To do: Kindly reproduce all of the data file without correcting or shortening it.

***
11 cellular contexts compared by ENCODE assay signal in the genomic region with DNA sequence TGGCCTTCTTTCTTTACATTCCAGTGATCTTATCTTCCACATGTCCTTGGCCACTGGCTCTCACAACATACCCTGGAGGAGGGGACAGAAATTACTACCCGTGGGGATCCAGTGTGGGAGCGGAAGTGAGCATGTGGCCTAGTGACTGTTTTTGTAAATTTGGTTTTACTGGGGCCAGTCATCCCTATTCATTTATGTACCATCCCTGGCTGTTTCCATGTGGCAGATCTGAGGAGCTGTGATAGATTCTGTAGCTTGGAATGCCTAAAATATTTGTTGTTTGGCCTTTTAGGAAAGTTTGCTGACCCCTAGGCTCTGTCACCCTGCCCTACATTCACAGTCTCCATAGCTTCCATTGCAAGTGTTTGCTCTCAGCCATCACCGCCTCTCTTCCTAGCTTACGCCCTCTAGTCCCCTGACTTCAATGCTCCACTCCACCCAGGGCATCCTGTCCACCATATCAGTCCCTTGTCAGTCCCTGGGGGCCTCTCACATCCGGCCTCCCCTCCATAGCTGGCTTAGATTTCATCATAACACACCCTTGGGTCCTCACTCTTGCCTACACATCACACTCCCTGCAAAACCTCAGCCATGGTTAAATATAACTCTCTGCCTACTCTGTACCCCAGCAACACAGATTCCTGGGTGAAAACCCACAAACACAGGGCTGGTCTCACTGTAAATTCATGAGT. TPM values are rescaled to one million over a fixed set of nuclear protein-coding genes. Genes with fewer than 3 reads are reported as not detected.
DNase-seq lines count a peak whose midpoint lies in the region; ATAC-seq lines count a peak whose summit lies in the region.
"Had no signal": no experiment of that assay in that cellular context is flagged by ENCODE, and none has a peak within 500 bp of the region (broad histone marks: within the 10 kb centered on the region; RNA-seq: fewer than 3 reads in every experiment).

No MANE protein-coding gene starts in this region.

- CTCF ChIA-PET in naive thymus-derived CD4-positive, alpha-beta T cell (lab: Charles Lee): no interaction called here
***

11 cellular contexts compared by ENCODE assay signal in the genomic region with DNA sequence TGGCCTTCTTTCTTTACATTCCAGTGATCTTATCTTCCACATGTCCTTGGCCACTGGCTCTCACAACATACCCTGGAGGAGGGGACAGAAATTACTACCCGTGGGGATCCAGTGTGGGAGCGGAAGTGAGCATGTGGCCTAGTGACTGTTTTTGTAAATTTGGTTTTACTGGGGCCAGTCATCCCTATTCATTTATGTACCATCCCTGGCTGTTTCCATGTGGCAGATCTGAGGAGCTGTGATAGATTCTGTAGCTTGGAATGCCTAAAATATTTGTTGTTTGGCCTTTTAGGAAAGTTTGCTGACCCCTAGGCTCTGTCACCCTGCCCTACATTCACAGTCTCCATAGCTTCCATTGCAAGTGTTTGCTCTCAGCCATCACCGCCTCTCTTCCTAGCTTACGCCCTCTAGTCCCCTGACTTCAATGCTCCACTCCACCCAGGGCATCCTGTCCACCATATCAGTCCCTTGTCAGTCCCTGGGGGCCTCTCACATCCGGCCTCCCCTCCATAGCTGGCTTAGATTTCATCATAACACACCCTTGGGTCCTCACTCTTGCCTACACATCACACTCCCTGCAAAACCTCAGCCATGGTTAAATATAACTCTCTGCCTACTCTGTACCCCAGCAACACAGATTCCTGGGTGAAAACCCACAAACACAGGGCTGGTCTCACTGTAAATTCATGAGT. TPM values are rescaled to one million over a fixed set of nuclear protein-coding genes. Genes with fewer than 3 reads are reported as not detected.
DNase-seq lines count a peak whose midpoint lies in the region; ATAC-seq lines count a peak whose summit lies in the region.
"Had no signal": no experiment of that assay in that cellular context is flagged by ENCODE, and none has a peak within 500 bp of the region (broad histone marks: within the 10 kb centered on the region; RNA-seq: fewer than 3 reads in every experiment).

No MANE protein-coding gene starts in this region.

- CTCF ChIA-PET in naive thymus-derived CD4-positive, alpha-beta T cell (lab: Charles Lee): no interaction called here